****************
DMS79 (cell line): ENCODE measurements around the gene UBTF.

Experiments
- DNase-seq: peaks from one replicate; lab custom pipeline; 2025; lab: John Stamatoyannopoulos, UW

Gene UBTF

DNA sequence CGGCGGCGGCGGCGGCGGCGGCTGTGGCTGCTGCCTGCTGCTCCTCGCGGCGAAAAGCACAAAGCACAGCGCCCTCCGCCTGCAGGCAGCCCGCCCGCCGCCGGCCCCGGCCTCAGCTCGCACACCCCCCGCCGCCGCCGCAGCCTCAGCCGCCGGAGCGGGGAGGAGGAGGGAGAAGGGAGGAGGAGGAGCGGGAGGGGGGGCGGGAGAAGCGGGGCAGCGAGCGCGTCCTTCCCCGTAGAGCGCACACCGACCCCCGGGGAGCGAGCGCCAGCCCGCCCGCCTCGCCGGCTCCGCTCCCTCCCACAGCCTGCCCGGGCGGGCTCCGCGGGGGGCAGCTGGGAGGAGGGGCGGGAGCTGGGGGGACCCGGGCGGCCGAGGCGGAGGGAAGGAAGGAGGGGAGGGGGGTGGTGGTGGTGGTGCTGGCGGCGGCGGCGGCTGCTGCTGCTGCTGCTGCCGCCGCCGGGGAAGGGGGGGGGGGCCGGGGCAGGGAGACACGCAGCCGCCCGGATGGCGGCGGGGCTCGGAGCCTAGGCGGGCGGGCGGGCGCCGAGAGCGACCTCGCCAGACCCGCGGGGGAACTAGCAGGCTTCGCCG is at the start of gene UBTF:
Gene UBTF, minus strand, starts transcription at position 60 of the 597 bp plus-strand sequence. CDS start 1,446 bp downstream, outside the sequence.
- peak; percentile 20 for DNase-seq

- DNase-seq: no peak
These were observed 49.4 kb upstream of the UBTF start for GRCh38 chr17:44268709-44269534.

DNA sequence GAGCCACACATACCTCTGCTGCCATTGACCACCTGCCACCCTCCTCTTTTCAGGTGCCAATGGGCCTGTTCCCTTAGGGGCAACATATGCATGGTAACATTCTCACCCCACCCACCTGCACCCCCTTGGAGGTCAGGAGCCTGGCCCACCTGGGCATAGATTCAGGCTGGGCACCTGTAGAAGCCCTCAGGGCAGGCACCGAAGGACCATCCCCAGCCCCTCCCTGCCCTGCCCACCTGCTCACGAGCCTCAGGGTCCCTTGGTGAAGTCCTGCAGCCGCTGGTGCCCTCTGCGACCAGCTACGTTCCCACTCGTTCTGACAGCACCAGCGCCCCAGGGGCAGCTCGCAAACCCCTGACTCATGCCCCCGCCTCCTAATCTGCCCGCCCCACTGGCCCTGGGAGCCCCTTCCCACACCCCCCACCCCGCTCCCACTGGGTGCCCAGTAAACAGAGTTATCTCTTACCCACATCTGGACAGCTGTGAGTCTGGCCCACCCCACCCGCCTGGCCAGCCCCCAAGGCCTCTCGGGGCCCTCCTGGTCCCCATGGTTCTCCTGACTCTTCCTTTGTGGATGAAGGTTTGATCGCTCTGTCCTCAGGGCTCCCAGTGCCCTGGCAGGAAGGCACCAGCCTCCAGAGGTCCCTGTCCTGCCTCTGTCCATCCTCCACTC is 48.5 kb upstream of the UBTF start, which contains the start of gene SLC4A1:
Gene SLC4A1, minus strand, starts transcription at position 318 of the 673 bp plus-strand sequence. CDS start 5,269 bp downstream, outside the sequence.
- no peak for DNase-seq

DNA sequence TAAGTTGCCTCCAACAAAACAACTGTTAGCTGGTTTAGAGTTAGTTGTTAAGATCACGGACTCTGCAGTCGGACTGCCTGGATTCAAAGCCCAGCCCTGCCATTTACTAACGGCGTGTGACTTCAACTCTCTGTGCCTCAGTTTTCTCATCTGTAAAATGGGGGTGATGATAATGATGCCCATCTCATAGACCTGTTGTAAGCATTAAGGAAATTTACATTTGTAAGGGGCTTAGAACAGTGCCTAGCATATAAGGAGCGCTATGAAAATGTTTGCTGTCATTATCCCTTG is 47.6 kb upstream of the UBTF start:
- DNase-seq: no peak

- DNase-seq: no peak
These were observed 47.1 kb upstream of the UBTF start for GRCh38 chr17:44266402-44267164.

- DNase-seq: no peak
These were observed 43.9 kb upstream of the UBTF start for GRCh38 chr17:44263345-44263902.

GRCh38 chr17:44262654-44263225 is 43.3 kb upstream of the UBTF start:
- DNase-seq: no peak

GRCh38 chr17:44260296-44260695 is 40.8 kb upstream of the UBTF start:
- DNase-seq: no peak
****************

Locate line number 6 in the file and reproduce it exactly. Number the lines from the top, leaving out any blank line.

Gene UBTF, minus strand, starts transcription at position 60 of the 597 bp plus-strand sequence. CDS start 1,446 bp downstream, outside the sequence.